A post by CAMERA Arabic
On the morning of September 11th, listeners to BBC World Service radio in Arabic heard a report from Ramallah by BBC Arabic correspondent Eman Eriqat which included the following: [emphasis and clarifications in brackets added]
“A vigil of solidarity was held in the heart of the city of Ramallah [on Saturday, September 10th], in demand for the necessary immediate release of ailing arrestee* [Arabic Mu’taqal, معتقل] Nasser Abu Hmaid, who faces a sentence of seven life imprisonments and additional 50 years. He has been arrested since 2002, and since August last year a tumour has been discovered in his lungs. As of the last two months he has not received any dose of [chemotherapy] treatment, a matter which the Detainee* [Arabic: Aseer, أسير] Club has confirmed, concerning arrestee Abu Humeid’s life possibly ending at any moment. This is why there are appeals, whether from his family or from Palestinian [human] rights [groups] or official ranks, for the necessity of his immediate release, at the very least so he would be among his family members in the event that he dies.”
In 2002 Naser Abu Hmaid was tried and sentenced to seven terms of life imprisonment and an additional 50 years for the murder of six Israeli civilians and a police officer and the attempted murders of 12 more people. Therefore he is a prisoner rather than a “detainee” or “arrestee” as claimed by the Ramallah correspondent (see translation remarks below).
According to Israeli NGO Almagor, as well as Israeli news website Channel7, Abu Hmaid confessed his deeds during his sentencing. He reportedly claimed that it was “the occupation” that drove him to dispatch members of the al-Aqsa Martyrs’ Brigades to carry out the four deadly attacks in which the following people were murdered:
Eliyahu Cohen, 29, of Modi’in, killed on the 443 highway in December 2000;
Binyamin Ze’ev Kahane, 34, and his wife Talia Kahane, 32, of Kfar Tapuach, killed near Ofra in December 2000;
Gad Rajwan, 34, of Jerusalem, killed in Jerusalem in February 2002;
Eli Dahan, 53, of Lod, Yosef Habi, 52, of Herzliyya, and Master Sergeant Saleem Barakat, 33, all killed in Tel Aviv in March 2002.
Abu Hmaid’s attacks and their death toll were completely omitted from BBC Arabic’s report. CAMERA Arabic has submitted a complaint to the BBC on that issue.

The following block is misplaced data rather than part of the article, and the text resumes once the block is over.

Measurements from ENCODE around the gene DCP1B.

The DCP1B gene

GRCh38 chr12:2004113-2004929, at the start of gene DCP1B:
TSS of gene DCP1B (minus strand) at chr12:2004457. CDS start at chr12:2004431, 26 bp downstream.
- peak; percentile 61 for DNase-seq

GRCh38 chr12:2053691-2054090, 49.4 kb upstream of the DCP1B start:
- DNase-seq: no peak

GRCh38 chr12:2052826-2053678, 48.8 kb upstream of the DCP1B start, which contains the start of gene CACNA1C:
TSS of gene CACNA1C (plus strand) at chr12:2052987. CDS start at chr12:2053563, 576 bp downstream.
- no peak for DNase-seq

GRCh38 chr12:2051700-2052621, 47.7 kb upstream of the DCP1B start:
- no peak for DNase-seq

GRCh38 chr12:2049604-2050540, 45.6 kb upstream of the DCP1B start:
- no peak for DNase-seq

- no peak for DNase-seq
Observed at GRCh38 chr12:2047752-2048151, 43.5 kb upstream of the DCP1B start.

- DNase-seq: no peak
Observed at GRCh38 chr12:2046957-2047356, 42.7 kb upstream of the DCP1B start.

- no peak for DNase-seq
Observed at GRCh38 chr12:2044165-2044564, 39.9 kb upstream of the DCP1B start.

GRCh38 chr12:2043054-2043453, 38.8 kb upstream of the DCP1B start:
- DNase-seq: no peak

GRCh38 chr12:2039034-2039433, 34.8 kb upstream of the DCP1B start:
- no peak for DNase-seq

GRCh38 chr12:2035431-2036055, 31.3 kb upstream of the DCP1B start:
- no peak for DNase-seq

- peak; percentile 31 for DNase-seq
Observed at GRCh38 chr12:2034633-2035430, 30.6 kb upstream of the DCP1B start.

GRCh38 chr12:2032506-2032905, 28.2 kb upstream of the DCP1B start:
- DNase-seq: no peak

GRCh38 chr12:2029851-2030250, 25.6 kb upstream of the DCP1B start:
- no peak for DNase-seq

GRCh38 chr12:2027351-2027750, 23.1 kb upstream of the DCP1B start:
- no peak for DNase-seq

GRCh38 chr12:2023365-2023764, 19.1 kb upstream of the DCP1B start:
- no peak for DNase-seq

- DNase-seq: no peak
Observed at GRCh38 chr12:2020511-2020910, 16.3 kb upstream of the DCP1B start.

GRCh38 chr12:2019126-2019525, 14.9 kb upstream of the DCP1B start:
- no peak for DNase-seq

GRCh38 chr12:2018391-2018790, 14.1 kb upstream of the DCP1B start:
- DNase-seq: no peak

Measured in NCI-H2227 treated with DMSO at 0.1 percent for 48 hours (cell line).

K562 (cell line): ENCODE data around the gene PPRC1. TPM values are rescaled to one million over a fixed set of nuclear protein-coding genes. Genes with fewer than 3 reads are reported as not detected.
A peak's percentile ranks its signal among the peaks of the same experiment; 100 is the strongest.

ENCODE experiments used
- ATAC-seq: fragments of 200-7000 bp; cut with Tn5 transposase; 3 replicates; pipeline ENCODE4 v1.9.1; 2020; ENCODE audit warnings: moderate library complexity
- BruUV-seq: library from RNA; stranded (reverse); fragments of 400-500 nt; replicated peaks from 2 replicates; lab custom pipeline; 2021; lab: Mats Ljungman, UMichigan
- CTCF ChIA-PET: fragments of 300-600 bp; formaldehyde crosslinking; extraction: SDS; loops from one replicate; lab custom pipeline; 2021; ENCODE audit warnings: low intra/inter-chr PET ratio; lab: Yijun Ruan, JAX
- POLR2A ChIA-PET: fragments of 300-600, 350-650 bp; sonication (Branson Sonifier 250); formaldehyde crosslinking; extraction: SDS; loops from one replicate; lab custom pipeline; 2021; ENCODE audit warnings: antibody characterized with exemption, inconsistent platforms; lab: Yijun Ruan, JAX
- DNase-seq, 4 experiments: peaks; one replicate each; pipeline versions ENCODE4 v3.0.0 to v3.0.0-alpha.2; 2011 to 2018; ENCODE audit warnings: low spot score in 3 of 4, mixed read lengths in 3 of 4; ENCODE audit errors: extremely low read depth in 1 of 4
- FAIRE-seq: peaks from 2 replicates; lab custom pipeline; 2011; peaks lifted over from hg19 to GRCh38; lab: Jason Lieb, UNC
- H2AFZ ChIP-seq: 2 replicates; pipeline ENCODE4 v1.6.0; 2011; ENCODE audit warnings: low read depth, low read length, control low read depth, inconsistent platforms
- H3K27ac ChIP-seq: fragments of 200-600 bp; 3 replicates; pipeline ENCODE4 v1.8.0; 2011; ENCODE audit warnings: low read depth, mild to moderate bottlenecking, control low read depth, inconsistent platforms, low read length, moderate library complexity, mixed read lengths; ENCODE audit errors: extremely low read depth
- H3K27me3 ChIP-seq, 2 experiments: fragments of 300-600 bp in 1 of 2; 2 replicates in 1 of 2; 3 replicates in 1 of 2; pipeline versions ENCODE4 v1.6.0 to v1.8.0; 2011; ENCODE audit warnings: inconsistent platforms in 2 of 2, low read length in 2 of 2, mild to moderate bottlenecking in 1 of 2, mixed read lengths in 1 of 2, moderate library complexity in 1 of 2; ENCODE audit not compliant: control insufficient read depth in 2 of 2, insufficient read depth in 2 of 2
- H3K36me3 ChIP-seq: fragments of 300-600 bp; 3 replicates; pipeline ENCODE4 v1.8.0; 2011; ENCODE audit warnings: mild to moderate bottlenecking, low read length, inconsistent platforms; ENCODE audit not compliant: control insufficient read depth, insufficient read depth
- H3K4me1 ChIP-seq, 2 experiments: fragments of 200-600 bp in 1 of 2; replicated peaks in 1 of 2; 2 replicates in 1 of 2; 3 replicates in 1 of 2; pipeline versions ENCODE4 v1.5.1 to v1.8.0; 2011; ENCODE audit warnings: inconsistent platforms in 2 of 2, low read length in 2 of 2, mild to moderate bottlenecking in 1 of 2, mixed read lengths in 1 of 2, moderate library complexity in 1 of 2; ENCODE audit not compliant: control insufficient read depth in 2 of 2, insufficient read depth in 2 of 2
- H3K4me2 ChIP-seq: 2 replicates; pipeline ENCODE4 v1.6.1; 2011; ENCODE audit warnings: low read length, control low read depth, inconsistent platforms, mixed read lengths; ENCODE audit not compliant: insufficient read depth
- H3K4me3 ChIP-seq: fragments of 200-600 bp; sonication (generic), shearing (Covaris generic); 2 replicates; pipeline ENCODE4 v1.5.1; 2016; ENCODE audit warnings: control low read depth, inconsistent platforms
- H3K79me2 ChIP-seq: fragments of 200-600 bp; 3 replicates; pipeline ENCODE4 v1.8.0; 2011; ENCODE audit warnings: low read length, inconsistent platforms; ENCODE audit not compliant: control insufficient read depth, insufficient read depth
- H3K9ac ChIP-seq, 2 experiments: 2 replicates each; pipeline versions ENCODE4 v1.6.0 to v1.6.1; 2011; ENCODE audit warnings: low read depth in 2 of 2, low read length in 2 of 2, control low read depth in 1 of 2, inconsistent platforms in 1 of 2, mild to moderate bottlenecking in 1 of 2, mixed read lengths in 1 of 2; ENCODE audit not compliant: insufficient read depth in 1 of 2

*The Arabic word Aseer (plural Asra) means “captive”. It could also be translated as “prisoner”, but (at least outside the Palestinian context) almost always within one of the three terms “political prisoner”, “prisoner of war” and “prisoner exchange”.
The Arabic word for a properly tried and sentenced prisoner is Sajeen (سجين) which is rarely used by Arabic media outlets when discussing Palestinians and Arabs in Israeli prisons, even if they are Israeli citizens. This applies to the vast majority of outlets, except some Western-oriented ones, including the BBC. The latter tends to use Sajeen more frequently, but never exclusively; alongside the occasional Aseer, Both Mu’taqal “arrestee” and simply Filastini (فلسطيني) “Palestinian” are also prominent.
However, since Asra is often translated into English by Palestinian officials as “detainees” in order to indicate that the Israeli authorities which tried and sentenced them are illegitimate, this is the translation we use here.
The BBC’s response to CAMERA Arabic’s complaint states:
“We accept that during the radio interview with BBC Arabic’s Ramallah correspondent Iman Ereikat on Sunday 11th September, she should have explained the background of Nasser Abu Hmeid and why he is serving a jail sentence. He should also have been referred to as a “prisoner” rather than “detainee”. This has been discussed with our correspondent in order to avoid these mistakes in the future.”